Giving Compass' Take:

Adam Harris, writing for The Atlantic, interviews Wayne Frederick, the president of Howard University, on the importance of America's HBCUs.

HBCUs play a valuable role in diversifying the nation. What are the benefits of ensuring that HBCUs are sustainable?

Read more about why we need HBCUs.

A question that leads most conversations about historically black colleges goes something like this: The purpose of black colleges was clear before Brown v. Board of Education, but now that black students can attend any college, why are these schools still necessary?

A few statistics give a rather clear answer. Despite the fact that black colleges (often referred to as HBCUs, or historically black colleges and universities) account for just 3 percent of four-year nonprofit colleges, their alumni account for roughly 80 percent of black judges and 50 percent of black lawyers and doctors, and their students account for 25 percent of black undergraduates who earn degrees in STEM (science, technology, engineering, and mathematics). Even so, many of the institutions are struggling financially.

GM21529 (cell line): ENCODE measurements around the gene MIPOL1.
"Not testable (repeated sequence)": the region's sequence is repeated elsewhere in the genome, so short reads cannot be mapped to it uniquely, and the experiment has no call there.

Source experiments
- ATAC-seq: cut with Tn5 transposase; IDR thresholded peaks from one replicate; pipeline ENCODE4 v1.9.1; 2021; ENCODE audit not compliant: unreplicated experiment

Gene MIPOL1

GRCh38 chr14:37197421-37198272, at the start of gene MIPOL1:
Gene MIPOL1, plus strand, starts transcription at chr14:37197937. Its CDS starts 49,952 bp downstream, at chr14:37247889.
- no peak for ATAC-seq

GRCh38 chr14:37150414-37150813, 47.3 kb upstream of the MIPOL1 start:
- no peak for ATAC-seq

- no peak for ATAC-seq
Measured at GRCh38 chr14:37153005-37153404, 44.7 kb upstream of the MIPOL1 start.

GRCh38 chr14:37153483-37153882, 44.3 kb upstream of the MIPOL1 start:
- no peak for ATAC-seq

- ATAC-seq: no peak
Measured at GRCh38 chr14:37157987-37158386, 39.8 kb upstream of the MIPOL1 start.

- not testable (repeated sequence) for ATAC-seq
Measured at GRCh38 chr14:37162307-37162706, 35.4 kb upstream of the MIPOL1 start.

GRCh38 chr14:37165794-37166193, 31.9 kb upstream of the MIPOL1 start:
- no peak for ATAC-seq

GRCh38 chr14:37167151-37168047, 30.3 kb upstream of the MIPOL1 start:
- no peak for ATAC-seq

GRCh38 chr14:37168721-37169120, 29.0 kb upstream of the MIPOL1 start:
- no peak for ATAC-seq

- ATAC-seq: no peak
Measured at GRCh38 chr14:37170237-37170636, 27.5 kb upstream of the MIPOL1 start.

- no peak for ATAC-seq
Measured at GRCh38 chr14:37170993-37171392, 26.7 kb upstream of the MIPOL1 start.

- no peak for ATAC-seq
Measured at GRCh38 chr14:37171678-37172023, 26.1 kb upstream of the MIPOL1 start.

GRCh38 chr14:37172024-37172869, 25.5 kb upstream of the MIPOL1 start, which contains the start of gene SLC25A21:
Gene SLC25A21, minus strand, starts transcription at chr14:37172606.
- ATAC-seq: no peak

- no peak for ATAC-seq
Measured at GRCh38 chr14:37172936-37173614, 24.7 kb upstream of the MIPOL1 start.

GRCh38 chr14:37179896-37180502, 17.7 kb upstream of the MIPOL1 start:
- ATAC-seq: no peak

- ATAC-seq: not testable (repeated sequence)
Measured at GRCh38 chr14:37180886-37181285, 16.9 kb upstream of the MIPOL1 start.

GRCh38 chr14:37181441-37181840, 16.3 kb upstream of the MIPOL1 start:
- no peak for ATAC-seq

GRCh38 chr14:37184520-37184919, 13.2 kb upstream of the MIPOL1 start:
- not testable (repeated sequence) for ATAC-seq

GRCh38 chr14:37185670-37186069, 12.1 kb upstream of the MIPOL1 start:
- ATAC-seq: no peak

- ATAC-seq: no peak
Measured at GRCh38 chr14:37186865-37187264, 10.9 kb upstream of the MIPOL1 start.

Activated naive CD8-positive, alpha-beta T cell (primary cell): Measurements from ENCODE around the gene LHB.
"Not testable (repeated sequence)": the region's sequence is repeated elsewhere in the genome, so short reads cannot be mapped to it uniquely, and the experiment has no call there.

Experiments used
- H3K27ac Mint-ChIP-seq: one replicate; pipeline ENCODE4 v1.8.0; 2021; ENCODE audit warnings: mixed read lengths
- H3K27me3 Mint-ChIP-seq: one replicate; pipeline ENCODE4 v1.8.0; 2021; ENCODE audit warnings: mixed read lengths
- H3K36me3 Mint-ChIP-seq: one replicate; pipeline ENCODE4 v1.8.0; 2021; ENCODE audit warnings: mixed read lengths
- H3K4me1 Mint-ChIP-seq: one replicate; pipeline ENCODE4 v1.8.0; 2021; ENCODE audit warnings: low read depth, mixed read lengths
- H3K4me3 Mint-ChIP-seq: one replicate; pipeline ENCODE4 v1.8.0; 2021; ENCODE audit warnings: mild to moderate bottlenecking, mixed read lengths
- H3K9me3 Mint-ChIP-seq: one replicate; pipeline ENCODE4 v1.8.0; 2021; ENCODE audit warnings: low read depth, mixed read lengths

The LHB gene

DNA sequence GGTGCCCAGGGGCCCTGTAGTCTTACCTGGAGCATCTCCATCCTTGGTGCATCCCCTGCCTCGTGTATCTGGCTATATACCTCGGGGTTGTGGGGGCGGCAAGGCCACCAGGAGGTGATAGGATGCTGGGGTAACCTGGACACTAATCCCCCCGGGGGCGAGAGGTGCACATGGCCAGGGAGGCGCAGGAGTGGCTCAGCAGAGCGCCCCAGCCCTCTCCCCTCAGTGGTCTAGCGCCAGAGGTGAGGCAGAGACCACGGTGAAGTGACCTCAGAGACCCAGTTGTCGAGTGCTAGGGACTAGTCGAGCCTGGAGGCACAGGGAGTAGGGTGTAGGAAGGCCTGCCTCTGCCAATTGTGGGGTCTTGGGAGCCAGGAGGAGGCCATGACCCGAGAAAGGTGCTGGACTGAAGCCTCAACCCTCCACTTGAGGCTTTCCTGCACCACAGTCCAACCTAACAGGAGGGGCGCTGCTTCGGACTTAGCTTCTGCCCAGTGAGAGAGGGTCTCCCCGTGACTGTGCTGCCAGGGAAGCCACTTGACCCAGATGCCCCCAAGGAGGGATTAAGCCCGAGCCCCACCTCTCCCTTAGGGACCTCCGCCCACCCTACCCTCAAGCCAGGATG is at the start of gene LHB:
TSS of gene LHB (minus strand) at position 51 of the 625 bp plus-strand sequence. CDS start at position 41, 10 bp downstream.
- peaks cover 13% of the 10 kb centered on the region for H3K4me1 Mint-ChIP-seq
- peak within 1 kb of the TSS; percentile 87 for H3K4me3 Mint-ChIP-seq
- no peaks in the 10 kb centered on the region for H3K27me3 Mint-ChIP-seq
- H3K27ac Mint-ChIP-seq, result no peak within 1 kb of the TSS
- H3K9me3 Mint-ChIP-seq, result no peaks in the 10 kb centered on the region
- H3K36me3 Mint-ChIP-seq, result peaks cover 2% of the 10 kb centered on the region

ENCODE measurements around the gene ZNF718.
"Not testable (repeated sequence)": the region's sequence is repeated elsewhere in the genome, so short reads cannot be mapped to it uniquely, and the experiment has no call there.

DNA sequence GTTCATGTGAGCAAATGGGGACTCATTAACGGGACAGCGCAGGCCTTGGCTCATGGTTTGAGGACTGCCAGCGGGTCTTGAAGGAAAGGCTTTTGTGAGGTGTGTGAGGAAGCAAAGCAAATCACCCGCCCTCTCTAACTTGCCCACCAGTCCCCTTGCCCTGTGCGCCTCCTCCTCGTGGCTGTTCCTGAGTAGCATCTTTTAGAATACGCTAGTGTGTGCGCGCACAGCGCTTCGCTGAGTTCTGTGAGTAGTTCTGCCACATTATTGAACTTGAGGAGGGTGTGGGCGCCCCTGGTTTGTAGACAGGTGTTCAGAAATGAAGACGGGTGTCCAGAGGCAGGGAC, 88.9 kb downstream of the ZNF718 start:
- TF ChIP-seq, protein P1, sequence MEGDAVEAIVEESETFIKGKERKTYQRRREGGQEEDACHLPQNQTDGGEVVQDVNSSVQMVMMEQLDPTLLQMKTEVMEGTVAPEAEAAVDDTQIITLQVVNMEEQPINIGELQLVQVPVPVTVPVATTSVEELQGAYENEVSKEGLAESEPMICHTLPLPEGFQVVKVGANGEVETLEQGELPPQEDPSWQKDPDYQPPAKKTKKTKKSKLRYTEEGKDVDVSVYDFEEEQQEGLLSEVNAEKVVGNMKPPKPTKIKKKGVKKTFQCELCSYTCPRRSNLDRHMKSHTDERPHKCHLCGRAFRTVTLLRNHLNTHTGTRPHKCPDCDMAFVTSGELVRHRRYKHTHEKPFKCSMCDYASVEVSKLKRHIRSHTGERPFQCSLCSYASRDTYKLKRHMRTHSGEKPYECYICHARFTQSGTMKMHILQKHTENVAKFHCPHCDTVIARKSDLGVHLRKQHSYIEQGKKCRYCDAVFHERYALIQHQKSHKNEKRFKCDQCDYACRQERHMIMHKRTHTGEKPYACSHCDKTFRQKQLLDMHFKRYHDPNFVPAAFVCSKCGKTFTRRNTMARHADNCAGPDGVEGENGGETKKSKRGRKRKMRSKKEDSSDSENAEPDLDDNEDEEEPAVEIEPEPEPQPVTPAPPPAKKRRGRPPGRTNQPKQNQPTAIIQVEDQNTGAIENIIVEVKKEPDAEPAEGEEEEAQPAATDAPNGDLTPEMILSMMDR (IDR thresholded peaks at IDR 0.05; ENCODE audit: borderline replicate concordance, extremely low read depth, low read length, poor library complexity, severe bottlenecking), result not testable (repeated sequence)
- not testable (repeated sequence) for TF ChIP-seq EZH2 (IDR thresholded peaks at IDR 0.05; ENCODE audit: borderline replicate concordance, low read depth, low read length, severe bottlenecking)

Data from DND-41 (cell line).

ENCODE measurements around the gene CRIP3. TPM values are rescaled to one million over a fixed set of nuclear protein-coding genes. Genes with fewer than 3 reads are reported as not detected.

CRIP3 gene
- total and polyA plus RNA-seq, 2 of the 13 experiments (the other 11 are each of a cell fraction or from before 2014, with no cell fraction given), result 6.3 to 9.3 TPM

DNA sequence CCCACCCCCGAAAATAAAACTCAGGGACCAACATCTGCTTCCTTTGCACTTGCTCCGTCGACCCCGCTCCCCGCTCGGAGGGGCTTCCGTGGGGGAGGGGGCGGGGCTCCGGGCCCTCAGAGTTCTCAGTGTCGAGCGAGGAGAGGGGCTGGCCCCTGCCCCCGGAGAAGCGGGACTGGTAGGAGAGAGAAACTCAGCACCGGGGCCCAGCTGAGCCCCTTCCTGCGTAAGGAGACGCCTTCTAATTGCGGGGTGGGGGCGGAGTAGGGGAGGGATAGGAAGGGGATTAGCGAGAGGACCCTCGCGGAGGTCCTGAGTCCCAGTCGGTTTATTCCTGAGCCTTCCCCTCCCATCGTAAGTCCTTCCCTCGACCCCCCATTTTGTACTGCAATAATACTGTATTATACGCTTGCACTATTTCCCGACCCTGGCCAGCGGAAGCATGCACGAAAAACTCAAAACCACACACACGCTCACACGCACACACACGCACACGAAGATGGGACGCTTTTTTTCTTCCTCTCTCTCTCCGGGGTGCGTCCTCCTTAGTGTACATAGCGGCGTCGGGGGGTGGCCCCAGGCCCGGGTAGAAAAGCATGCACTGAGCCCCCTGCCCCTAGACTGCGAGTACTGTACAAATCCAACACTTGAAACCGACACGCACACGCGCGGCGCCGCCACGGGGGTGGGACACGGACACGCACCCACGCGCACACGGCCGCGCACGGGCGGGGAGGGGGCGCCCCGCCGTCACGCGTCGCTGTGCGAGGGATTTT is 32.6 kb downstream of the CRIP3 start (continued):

On Tuesday, during the The Atlantic's Education Summit in Washington, D.C., Wayne Frederick, the president of Howard University, one of the nation’s most storied black colleges, spoke with me about why people still question the relevance of these institutions, what HBCUs can do to advocate for themselves, and, in light of a recent controversy involving white people walking their dogs on Howard’s campus, how gentrification is affecting the black college in the nation’s capital.

Read the full article about HBCUs by Adam Harris at The Atlantic.